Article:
When did it get this cold inside? Under that perfect new roof, we really should have a lit fireplace somewhere - the strange, alien sounds and noises I'm hearing could very well be flames. But I'm still freezing, even though I can feel a heavy sheepskin throw weighing me down, and that throw is just too bloody warm. Do they want to roast me alive?
Why do I feel this cold then?

The pain and the heat and the shivering and the confusion in my head do well together to bring me to exhaustion in no time; all I can do is turn my head sideways, wishing to see more of the house with the newly fitted roof.
Where am I?
I can only remember fragments of something before this awakening, and those fragments do not make any sense. I see hardwood tables around with chairs on one side and nothing on the other: nothing but one man sitting uncomfortably close to me. I jerk away instinctively, which hurts a lot, much like a red hot lightning strike - my entire left side is on fire. This is how a thousand branding irons must feel, freshly taken from their bed of sizzling ember.
If I could take all tortures I have inflicted upon others back, all fires and all steel intruments smoking red with heat, now I would. God knows I would.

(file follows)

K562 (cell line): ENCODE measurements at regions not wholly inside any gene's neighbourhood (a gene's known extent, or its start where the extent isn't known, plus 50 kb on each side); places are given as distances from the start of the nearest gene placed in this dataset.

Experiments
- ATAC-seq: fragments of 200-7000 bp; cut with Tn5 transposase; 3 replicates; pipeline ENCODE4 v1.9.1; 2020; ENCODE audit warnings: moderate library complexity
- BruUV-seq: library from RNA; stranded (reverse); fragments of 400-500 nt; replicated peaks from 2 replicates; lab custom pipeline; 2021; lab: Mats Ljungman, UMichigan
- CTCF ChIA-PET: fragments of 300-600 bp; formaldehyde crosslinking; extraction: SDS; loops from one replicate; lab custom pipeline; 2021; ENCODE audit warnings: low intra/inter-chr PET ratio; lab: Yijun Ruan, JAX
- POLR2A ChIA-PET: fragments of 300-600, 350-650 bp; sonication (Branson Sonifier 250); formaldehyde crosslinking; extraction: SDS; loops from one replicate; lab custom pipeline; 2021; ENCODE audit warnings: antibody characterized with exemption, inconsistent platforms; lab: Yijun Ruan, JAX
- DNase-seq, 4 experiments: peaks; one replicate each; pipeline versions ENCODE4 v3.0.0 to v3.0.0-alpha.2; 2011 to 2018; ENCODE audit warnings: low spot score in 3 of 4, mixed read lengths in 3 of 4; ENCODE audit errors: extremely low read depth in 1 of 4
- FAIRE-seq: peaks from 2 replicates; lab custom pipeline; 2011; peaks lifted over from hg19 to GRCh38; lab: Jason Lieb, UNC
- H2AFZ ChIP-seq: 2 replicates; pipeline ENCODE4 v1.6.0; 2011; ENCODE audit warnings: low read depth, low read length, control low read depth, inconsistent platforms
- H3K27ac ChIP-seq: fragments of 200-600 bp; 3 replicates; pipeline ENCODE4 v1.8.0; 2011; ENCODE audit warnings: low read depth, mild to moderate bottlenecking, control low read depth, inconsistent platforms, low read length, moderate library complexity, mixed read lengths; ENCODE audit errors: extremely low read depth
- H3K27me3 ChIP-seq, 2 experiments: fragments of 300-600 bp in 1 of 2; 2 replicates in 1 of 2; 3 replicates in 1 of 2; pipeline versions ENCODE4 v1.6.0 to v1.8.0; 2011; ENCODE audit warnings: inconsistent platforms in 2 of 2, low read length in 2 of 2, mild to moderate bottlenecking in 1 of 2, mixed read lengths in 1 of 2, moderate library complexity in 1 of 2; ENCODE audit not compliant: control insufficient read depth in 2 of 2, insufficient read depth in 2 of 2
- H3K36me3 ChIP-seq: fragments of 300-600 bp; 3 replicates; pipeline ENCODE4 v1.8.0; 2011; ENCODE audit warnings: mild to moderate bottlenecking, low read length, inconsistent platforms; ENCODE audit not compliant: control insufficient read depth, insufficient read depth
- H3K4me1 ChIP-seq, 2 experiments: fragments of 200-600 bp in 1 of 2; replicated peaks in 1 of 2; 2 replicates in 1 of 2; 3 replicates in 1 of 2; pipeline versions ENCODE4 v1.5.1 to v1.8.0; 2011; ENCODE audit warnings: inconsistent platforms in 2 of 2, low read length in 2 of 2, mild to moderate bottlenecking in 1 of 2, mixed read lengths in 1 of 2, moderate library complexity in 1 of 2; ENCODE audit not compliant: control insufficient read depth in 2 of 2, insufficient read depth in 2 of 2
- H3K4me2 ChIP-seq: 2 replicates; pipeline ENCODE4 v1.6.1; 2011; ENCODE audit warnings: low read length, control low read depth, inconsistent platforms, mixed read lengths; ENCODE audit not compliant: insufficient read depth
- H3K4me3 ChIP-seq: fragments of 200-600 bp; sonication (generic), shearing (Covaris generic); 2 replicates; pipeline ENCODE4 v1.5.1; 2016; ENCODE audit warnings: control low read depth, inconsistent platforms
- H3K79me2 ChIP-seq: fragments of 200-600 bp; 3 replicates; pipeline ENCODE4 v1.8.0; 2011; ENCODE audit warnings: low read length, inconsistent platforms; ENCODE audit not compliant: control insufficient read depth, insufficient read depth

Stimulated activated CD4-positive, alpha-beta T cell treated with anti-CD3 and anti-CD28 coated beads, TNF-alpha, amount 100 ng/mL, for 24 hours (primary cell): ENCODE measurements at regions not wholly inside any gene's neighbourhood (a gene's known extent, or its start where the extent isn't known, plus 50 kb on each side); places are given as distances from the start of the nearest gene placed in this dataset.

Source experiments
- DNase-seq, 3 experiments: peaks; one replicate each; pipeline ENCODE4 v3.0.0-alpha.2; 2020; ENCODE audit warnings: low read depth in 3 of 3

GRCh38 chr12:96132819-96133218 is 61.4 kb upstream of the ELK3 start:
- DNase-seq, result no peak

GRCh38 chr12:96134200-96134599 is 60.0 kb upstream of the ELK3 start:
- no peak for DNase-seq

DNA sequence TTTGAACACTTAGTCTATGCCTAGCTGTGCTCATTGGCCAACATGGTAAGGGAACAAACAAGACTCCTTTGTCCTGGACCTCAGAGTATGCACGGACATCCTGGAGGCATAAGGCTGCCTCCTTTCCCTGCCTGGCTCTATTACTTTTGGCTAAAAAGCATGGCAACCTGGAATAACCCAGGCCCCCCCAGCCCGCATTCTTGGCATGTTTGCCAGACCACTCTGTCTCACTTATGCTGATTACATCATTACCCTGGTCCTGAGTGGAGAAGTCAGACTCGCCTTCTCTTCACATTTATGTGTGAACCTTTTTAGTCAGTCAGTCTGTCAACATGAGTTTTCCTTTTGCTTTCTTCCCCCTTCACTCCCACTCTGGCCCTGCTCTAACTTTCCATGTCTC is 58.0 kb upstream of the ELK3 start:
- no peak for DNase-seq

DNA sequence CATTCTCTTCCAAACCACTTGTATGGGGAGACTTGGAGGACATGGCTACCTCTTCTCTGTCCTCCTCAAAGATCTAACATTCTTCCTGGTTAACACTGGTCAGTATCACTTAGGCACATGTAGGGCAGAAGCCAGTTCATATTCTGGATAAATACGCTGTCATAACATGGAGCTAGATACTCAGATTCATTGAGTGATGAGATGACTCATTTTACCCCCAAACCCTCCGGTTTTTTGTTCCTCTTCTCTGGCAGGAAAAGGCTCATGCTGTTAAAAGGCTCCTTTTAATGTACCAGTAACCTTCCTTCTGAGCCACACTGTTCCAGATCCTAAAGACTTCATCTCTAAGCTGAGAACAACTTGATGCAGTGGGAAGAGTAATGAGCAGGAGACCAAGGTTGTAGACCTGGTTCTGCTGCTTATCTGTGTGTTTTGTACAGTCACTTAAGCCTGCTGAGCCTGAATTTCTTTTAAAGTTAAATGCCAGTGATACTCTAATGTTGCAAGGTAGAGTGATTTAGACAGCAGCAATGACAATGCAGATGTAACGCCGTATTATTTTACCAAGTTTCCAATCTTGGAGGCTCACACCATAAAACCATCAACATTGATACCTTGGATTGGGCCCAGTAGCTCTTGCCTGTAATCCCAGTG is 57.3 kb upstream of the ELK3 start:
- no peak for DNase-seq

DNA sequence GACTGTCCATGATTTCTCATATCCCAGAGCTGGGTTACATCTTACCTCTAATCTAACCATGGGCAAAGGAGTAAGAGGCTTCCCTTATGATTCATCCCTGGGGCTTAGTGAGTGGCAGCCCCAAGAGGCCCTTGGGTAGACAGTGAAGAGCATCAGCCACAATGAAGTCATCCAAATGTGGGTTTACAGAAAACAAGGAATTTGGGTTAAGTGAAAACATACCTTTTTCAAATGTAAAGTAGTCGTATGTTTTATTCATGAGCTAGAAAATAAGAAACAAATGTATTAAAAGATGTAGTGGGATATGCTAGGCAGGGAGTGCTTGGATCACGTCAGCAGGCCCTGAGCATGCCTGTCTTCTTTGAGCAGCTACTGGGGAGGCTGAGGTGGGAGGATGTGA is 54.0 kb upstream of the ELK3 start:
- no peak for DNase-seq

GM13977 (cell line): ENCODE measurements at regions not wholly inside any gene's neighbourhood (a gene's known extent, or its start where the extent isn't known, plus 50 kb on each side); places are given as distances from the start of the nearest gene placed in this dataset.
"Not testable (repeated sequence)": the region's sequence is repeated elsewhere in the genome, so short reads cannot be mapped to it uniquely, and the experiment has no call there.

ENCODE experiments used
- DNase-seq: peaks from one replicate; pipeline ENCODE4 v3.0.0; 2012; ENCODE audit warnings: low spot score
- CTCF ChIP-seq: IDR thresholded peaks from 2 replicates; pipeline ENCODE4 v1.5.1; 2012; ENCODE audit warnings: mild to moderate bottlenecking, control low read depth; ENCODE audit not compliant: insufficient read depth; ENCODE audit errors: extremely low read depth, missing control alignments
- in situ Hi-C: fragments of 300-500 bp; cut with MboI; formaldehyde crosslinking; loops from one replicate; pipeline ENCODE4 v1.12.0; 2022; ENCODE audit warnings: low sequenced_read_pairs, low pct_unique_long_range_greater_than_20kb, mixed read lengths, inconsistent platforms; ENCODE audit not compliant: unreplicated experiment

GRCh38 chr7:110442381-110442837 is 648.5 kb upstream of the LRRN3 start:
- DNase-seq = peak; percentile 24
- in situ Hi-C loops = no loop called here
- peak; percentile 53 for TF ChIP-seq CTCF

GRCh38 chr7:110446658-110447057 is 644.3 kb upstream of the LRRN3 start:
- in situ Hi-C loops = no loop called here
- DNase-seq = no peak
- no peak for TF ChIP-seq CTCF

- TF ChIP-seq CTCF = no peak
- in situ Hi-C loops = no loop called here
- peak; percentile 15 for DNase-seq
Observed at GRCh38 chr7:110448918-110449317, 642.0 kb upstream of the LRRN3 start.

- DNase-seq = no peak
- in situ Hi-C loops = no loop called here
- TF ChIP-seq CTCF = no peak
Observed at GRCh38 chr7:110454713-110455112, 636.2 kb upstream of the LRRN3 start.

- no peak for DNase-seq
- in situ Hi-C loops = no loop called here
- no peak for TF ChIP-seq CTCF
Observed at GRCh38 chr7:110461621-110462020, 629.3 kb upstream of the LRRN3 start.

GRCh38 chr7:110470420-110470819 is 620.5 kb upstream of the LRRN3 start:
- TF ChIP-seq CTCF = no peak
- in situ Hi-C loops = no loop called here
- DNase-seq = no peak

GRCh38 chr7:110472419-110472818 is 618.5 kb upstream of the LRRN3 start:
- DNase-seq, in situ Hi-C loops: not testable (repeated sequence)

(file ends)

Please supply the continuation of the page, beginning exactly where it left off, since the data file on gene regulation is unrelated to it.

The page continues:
I fight the sounds of pain trying to escape me, watching the unknown man beside me through tears. I would ask him what happened, but if I tried to speak now, he would not hear anything he could possibly answer, so I merely struggle instead and keep quiet.
Or at least as quiet as possible.

Felhasználó profiljának megtekintése https://goo.gl/PNcR7L

Dieter von Rotmantel

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a Rotmantel család tagja
a Rotmantel család tagja
The priest was alive. Shivering, tortured by fever and the silent, underhand yet near unbearable pain of the stiches hoding his arteries and skin together, but alive. I've proven capable enough a man not to damn this entire village, throwing it into the flames of the inquisition by causing the unfortunate end of a seemingly holy man - if any man can bear that title. At the very least this was the standpoint of the salt-miners and the village elder, so they let me stay for a while. Most likely until this bishop heals enough to show gratitude to them, or until the emissaries of the Church arrive to find a cursed fiend nurturing a kindred soul of theirs. I bet they wanted to see what happens. Feared the future for sure, but curiosity, the one malfunction of every single person be it sinner or saint, wealthy or poor, curiosity could make a man do many thing he neither awaited nor liked.
- What will you think if me?
I sat in front of the bed they freed up for this venerable yet unwanted guest, and watched the snow covered in linen cloth slowly loose shape as it melted from the heat of the man's fever. Once a budding, young Rotmantel said that maybe fever is a natural reaction, a mean to eradicate affliction from the body. If he was right, nature was very careless - fever never did any good on any patient I ever saw. I sensed movement from the suffering priest, as his eyes slowly opened into a narrow, almost indiscernible line and then with much effort he turned his head towards me.